Long term savings strategy and rebalancing

fjaslokt

Newbie
1 0
I wondered if anyone could post their strategy for long term savings outside of their trading account, and maybe also give some feedback on my strategy for long term savings?

I use a table for risk divided in seven classes where;

1: Risk free (Bank savings)
2: Investment grade (BBB-)
3: High yield (B-)
4: Combined funds
5: Medium risk stocks
6: High risk stocks
7: Geared products

My current allocation is 25 % of total assets in class 1, where 90 % are in locked savings and 10 % in regular high-interest savings account.

The reason for having that much in locked savings is that everyone under 34 in Norway gets an 800 $ tax refund every year in addition to high interest (currently 5,30 %) if the money is in an account that can only be used for real estate purchases or maintenance.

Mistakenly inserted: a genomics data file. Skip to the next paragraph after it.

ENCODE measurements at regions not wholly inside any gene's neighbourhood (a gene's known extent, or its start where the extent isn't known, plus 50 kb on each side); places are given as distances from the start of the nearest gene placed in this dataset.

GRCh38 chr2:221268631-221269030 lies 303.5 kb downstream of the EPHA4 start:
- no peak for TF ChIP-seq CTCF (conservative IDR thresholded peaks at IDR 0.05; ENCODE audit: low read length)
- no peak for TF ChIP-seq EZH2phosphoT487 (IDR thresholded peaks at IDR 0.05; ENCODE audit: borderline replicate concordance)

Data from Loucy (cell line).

The remaining 75 % are divided between risk class 2-6. Where 60 % is in 5-6 (stocks), 35 % is in 2-3 (bonds) and 5 % is in real estate.

Whenever my stock portfolio is more than 5 % outside of the 60 % total I will rebalance it.

No individual stock can be more than 10 % of the total stock portfolio, and one sector can not be more than 25 % of the total stock portfolio. I will balance the individual stocks if they rise or fall more than 5 % outside the 10 % total.

I am aware that the rebalancing strategy leads to me increasing risk in a falling market, but being a long term investor I think it gives me a better risk/reward in the long run than not doing it.

I am 26 years old and my perspective is 10 yr +, do you think I should take more risk than what I am currently doing? Do anyone else here use rebalancing in their investment strategies?
 
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neil324

0 0
Well a 5.3% return on cash is pretty good when you look at the rates in the G7 countries.

Your light on risk exposure for sure, but markets look toppy and there might be a better time to rebalance.

Have you considered a small exposure to gold maybe.

Edit to add

Central banks seem hell bent on creating asset inflation. With that in mind the markets don't look toppy. SP500, 30000 anyone?
 
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